In re the Marriage of: Christine Mary Callahan, f/k/a Christine Mary Jobin, petitioner, Appellant, vs. Richard Robert Jobin, Respondent.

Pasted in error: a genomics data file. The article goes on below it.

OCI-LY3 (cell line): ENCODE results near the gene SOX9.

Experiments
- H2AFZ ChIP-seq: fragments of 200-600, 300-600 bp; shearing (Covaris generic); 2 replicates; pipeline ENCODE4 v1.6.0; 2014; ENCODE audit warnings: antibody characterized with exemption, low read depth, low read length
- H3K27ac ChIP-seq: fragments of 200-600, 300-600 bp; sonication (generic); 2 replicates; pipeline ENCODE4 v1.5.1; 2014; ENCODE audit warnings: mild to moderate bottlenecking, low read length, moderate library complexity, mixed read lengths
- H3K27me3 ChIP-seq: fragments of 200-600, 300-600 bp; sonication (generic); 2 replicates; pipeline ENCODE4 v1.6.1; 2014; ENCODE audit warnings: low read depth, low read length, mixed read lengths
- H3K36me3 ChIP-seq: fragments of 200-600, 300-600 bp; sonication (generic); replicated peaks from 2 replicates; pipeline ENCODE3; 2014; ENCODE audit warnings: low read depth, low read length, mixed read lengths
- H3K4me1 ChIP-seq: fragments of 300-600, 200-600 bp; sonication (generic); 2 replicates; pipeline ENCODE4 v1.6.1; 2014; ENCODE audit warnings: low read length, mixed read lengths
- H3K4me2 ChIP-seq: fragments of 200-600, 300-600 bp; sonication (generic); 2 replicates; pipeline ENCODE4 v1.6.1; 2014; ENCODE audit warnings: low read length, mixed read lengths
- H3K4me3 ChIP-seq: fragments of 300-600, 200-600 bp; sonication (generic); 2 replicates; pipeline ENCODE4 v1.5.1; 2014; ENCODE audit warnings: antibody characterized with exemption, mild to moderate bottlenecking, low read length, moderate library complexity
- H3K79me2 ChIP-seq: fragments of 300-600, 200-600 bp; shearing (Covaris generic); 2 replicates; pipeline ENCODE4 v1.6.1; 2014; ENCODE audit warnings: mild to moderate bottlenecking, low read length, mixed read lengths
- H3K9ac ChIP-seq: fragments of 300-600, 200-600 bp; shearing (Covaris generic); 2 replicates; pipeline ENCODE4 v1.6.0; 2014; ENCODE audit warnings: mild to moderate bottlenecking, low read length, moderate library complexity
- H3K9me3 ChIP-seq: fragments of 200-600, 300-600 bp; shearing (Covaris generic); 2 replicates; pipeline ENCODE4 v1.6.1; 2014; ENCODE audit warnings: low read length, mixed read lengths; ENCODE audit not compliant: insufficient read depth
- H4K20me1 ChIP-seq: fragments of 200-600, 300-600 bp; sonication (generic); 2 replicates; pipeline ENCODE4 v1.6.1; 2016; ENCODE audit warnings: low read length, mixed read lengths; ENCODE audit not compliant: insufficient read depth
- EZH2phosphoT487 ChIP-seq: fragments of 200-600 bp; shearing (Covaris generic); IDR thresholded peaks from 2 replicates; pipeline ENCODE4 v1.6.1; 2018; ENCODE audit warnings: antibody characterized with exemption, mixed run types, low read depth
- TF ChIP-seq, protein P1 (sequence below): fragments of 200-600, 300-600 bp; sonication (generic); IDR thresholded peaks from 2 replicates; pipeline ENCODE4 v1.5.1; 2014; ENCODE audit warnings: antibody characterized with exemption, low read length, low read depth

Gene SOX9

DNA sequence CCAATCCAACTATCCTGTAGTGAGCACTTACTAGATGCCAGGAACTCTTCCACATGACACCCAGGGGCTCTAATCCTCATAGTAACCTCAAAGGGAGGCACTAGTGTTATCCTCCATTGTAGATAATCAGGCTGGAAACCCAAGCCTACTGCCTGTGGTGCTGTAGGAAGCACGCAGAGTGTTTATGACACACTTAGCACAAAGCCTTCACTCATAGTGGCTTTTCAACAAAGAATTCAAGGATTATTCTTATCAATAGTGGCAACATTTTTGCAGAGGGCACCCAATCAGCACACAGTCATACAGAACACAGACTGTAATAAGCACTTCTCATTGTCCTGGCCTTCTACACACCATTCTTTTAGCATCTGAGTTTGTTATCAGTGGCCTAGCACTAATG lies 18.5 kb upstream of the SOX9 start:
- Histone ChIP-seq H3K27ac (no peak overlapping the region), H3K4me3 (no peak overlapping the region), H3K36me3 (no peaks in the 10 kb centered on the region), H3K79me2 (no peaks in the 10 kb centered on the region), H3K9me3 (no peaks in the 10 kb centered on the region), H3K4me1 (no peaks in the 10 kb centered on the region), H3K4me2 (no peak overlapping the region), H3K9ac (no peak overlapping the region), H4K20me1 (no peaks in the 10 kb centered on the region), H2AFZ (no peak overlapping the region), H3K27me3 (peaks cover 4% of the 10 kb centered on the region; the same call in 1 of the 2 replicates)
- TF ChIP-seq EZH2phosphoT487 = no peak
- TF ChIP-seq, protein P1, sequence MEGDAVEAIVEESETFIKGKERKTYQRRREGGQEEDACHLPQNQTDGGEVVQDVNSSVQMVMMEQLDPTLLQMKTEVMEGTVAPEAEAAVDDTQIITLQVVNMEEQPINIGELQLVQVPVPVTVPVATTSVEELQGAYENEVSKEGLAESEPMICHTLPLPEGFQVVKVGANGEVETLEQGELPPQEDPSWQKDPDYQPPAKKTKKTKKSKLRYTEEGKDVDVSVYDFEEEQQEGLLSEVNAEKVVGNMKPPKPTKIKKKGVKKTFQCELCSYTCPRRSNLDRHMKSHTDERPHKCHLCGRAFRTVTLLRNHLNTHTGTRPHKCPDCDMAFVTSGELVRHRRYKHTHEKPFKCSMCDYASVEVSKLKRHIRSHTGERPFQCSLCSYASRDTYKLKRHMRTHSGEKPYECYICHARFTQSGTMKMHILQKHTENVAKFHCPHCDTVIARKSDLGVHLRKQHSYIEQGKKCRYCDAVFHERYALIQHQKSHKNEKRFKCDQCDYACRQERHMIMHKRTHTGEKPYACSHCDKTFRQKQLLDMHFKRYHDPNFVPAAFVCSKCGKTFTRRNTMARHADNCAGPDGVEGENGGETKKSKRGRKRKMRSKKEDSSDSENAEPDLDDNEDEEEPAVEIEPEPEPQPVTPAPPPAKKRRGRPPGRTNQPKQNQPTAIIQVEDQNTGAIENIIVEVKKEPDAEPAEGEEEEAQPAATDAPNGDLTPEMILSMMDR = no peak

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This opinion will be unpublished and may not be cited except as provided by Minn. Stat. § 480A.08, subd. 3 (2010). STATE OF MINNESOTA IN COURT OF APPEALS A10-1792 In re the Marriage of: Christine Mary Callahan, f/k/a Christine Mary Jobin, petitioner, Appellant, vs. Richard Robert Jobin, Respondent. Filed July 5, 2011 Reversed and remanded; motion denied Halbrooks, Judge Carver County District Court File No. 10-F9-01-000183 Christine M. Callahan, Chanhassen, Minnesota (pro se appellant) Richard R. Jobin, Rosemount, Minnesota (pro se respondent) Considered and decided by Halbrooks, Presiding Judge; Hudson, Judge; and Bjorkman, Judge. UNPUBLISHED OPINION HALBROOKS, Judge Appellant pro se attorney Christine M. Callahan challenges the district court s modification of pro se respondent Richard R. Jobin s child-support obligation. Because the district court misapplied the law, we reverse and remand. Appellant also moved this court to strike portions of respondent s brief as containing facts outside of the record; appellant s motion is denied. FACTS The parties divorced in 2002 and have three minor children, currently ages 17, 15, and 13. In March 2008, respondent took an unpaid medical leave of absence from his employer, Microsoft. In July 2008, respondent moved for a reduction in his child support based on appellant s graduation from law school and his unpaid leave of absence. Before the district court issued its order, respondent informed the district court that he had resumed working for Microsoft on September 2, 2008. In October 2008, the district court reduced respondent s child-support obligation from $2,363 to $2,008 per month, effective September 1, 2008, after imputing income to appellant in the amount of $50,000 per year. The district court ordered respondent to pay $500 in child support for the month of August 2008. Two days before the October 2008 order was issued by the district court, respondent was placed on unpaid leave and was advised by Microsoft that he could either (1) accept a lump-sum severance package encompassing four months salary, four months COBRA payments, and $20,000 in a stock cash-out (total compensation of approximately $70,000) and leave his position at Microsoft or (2) continue working on a limited project-only basis with no guarantee of a severance package if he were later terminated. Respondent chose the payout and left Microsoft. Respondent then moved for amended findings in the October 2008 order or, alternatively, to modify his support obligation based on a substantial change in circumstances. 2 In December 2008, after a hearing on respondent s November 2008 motion, the district court issued an order temporarily imputing an annual income of $20,000 to respondent. The district court stated that respondent s employment with Microsoft was terminated and that [t]hough it is anticipated it will take several months for [r]espondent to secure a comparably paying replacement position, it is reasonable based on [r]espondent s earning capacity, earning history and severance package to temporarily impute income to him in the amount of $20,000.00 per year. By the time of the motion hearing, appellant had obtained employment, earning $57,500 per year. Based on these findings, the district court reduced respondent s childsupport obligation to $437 per month, effective November 5, 2008. Appellant attempted to appeal the December 2008 order, but her appeal was dismissed as taken from an unappealable temporary order. In April 2010, the district court held another hearing on respondent s modification motion from 2008. Appellant asked the district court to impute income to respondent in the amount that he was earning at Microsoft, based on her assertion that respondent had voluntarily left his employment. Alternatively, appellant claimed that respondent s childsupport obligation should be based on his actual income in 2008 and 2009. Although respondent had been ordered to produce his 2008 and 2009 tax returns before the April 2010 hearing, he had not provided his 2009 return by the time of the hearing. The hearing also involved, among other issues, ongoing disputes over respondent s refusal to respond to appellant s discovery requests, respondent s refusal to provide documents 3 showing the amount of health-insurance payments, and respondent s refusal to reimburse appellant for uninsured expenses. In May 2010, the district court found that [t]here is no evidence in the record to support [appellant] s allegations that [r]espondent s severance from Microsoft was voluntary such as to justify imputation of income during his period of unemployment at a level consistent with his former earnings at Microsoft. The district court also found that [r]espondent started working with Digital River on October 27, 2009 and is currently earning $120,000.00 per year. Based on these findings, the district court determined that effective November 1, 2009, respondent s child-support obligation was $1,889 per month until the first full month following the birth of [r]espondent s new child at which point his obligation was reduced to $1,787 per month. Appellant moved for amended findings of fact and a new trial, which the district court denied, deeming the motion to be one for reconsideration of its prior orders. This appeal follows. DECISION The district court has broad discretion in modifying child-support orders. Putz v. Putz, 645 N.W.2d 343, 347 (Minn. 2002). A reviewing court will reverse a district court s order regarding child support only if the district court abused its broad discretion by reaching a clearly erroneous conclusion that is against logic and the facts on the record. Id. Modification of a child-support order requires a showing that a substantial change in circumstances renders the terms of the existing child-support order unreasonable and 4 unfair. Minn. Stat. § 518A.39, subd. 2(a) (2010). The party requesting modification has the burden of proving that his or her circumstances have substantially changed since the time of the dissolution or since the award was last modified. Johnson v. Fritz, 406 N.W.2d 614, 616 (Minn. App. 1987). Once modification is deemed appropriate, the district court must calculate each parent s gross income. Minn. Stat. § 518A.34(b)(1) (2010). Appellant does not challenge the fact that respondent s circumstances changed substantially when his employment with Microsoft ended, but instead challenges the district court s calculation of respondent s gross income. In the child-support context, gross income includes any form of periodic payment to an individual, including . . . unemployment benefits, . . . and potential income under section 518A.32. Minn. Stat. § 518A.29(a) (2010). Respondent s initial motion for modification was made on July 29, 2008. At that time, he was on unpaid medical leave from Microsoft, and the district court ordered respondent to make a one-time child-support payment of $500 for the month of August 2008. Appellant claims that respondent s medical leave of absence was voluntary and that income should have been imputed to him. According to the child-support statutes, child support must be calculated based on a determination of potential income [i]f a parent is voluntarily unemployed, underemployed, or employed on a less than full-time basis, or there is no direct evidence of any income. Minn. Stat. § 518A.32, subd. 1 (2010). Whether a parent is voluntarily unemployed is a finding of fact, which we review for clear error. Welsh v. Welsh, 775 N.W.2d 364, 370 (Minn. App. 2009). 5 Because this court does not presume error on appeal, we infer from the district court s October 2008 order1 that it found respondent s medical leave to be necessary rather than voluntary. See Loth v. Loth, 227 Minn. 387, 392, 35 N.W.2d 542, 546 (1949) (stating that appellate courts cannot assume district court error); see also Luthen v. Luthen, 596 N.W.2d 278, 283 (Minn. App. 1999) (applying Loth). Based on the record, which includes affidavits from respondent stating that this leave was medically necessary, this finding is not clearly erroneous. At the time of the October 2008 order, respondent was once again working for Microsoft, earning approximately $128,000 per year. We conclude that ordering the one-time payment of $500 for August 2008, given these circumstances, was not an abuse of discretion. Appellant also argues that it was error for the district court to impute an annual income of $20,000 to respondent beginning in November 2008 and continuing until November 2009, when respondent s actual income in 2008 exceeded $135,000 and respondent s 2009 income in unemployment benefits alone exceeded $20,000. We agree. Because the district court found that respondent s employment had been terminated in October 2008 when he left Microsoft and did not otherwise find that respondent was underemployed or employed on a less-than-full-time basis, there was no statutory basis for imputing income to respondent. See Minn. Stat. § 518A.32, subd. 1 (allowing for the use of potential income rather than gross income in calculating child support when the 1 Even though the district court s 2008 orders are not independently appealable at this point, appellate courts may review any order affecting the order from which the appeal is taken. Minn. R. Civ. App. P. 103.04. Because these orders affect the order permanently setting respondent s child-support obligation, they are within the scope of this court s review. See id. 6 parent is voluntarily unemployed ). Further, by the time that appellant moved for amended findings or a new trial, respondent had complied with the district court s order to supply his 2009 tax return. At that point, the district court had the information necessary to set respondent s child-support obligation from November 2008 to November 2009, using his actual income. But it did not do so. We therefore conclude that the district court erred when it based respondent s child-support obligation in the December 2008 order on potential income. Appellant argues that the district court s finding that respondent was not voluntarily unemployed is clearly erroneous and that respondent s income during his period of unemployment should be based on his past earnings at Microsoft. The only evidence in the record regarding the terms of respondent s separation from Microsoft are his descriptions of it in various affidavits. There does not seem to be a factual dispute over the terms of his separation as much as there is a dispute over the interpretation of the terms. Respondent claims that his separation was involuntary, because leaving at the point that he did was the better of the two options presented to him, and his choice made the most financial sense because it guaranteed a severance package. Appellant argues that because respondent had an option of staying, albeit in what respondent characterized as a reduced capacity, and because respondent s termination was not mandatory or definite, the separation was voluntary. Because we review the district court s finding for clear error and because respondent stated in his affidavit that he was on unpaid leave before accepting the severance package, we conclude that the district court s finding that respondent did not voluntarily leave his employment is not clearly erroneous. 7 On this record, we conclude that imputation of income to respondent was improper. We therefore reverse and remand for computation of respondent s childsupport obligation from November 2008 to November 2009 based on his actual income for that period. Appellant s motion to strike portions of respondent s brief Appellant argues in her reply brief that certain facts referred to by respondent are outside of the record and should be stricken from his brief. Most of the facts appellant seeks to strike are not relevant to the issues on appeal. Other facts that appellant seeks to strike are in the record and were appropriately referred to by respondent. We did not consider any facts outside of the record in reaching our decision. Appellant s motion to strike portions of respondent s brief is denied. Reversed and remanded; motion denied. 8